In towns and cities, change is a constant. Hurrying amongst strangers we pass by road works and demolition sites, we encounter refurbishment and renovation, dereliction and neglect. In these places, man-made and organic forms exist side by side, in light and shade, often intertwined in incongruous or even chaotic fashion. Like an archaeologist, I am drawn to the layers that may reveal themselves in these sites of continuous transition. My lens hones in on space dividing structures made of glass, meshes or fences, and on the traces left upon them by human action or the forces of nature. These layers seem emblematic of the complexities inherent in our contemporary life; they offer thresholds between visual fields that both conceal and expose; their fusions and confusions dissolving into forms and gestures; a meditation.
Whilst much of contemporary photography sees itself liberated from the traditionally accepted functions of the medium, my own practice remains fully invested in its indexical quality and is intent on navigating around the paradox that lies at its heart; the unique capacity to simultaneously represent and transform ‘the real’. Stripped and hijacked from its three dimensional context, objective reality is metamorphosed into flat, rectangular surfaces. This sets up an intriguing tension, for what we see in a photograph strikes us as both familiar and strange. In the words of David Campany, photographs “… show but they don't tell. They describe but they don't explain. They are factual enigmas.”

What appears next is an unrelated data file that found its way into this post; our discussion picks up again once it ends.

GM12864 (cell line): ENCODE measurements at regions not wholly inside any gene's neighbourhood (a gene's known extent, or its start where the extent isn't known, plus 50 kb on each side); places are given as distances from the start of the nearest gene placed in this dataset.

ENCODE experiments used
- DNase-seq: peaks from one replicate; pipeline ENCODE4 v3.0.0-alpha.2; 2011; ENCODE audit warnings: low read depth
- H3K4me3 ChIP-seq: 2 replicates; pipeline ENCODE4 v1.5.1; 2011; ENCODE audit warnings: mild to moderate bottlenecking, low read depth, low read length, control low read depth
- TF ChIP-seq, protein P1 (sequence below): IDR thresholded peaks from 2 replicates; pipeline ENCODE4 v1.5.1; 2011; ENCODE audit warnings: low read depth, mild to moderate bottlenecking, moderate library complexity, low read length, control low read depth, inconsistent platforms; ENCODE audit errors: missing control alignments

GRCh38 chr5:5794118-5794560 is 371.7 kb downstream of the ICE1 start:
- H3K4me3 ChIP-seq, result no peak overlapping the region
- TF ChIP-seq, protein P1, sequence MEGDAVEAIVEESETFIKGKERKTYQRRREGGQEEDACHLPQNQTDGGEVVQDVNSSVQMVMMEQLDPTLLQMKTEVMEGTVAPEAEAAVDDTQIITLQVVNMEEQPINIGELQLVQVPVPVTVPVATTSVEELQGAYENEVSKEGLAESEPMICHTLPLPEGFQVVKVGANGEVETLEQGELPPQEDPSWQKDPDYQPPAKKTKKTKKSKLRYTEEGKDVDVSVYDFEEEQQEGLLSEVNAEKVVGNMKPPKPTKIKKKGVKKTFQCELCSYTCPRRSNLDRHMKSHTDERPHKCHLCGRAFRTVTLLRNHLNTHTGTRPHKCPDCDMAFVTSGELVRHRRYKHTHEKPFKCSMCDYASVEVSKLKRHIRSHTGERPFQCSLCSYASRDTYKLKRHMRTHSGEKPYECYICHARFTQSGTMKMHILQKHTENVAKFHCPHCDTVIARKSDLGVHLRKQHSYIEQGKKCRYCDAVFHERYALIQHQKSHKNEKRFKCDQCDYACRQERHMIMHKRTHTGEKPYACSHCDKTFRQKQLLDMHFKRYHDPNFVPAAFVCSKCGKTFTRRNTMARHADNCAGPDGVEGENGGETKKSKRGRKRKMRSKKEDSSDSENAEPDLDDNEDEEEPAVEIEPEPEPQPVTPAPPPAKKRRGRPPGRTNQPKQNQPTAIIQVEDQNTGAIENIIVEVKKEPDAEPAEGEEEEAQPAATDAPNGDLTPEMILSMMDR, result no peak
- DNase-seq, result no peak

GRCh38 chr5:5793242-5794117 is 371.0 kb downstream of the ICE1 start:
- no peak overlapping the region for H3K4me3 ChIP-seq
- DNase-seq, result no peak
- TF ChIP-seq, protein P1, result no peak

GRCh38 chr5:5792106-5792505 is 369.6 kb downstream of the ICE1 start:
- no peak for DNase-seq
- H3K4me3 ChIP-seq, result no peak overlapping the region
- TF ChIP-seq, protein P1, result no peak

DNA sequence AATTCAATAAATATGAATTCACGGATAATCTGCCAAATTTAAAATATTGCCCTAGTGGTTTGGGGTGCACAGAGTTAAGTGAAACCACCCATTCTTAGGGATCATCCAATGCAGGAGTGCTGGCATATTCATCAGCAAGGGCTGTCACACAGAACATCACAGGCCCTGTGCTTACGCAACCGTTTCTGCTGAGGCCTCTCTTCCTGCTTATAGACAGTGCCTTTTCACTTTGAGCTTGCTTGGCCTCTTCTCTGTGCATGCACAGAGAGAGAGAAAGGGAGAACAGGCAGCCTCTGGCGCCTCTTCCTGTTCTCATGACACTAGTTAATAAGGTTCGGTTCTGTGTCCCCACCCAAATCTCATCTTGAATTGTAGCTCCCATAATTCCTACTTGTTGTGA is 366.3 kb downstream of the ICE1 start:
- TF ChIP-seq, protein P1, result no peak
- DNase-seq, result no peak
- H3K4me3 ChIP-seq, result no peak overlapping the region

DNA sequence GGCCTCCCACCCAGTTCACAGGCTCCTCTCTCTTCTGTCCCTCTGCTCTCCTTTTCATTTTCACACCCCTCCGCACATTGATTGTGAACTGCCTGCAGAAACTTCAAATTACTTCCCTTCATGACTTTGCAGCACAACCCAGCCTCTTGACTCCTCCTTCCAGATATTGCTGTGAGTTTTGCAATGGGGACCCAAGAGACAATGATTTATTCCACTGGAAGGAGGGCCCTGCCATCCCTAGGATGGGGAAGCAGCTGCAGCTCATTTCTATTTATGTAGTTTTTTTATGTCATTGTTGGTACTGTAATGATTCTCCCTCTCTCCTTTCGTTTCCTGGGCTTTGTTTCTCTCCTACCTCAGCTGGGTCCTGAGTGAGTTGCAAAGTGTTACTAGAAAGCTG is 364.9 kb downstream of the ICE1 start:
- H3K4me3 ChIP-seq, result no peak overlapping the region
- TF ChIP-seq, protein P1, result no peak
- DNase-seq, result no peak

The approach we adopt when ‘capturing’ the realities around us denotes how we seek to embrace or reject our world. Perhaps, with time, these photographs of our material surroundings become just so many dusty mirrors to our individual and collective psyche.
In an era of contested truths, rigid fences and borders, I seek refuge in the fact that, as a photographer, I can be ‘Alice through the looking glass', digging beneath appearances, asking questions, looking again, in awe and wonderment.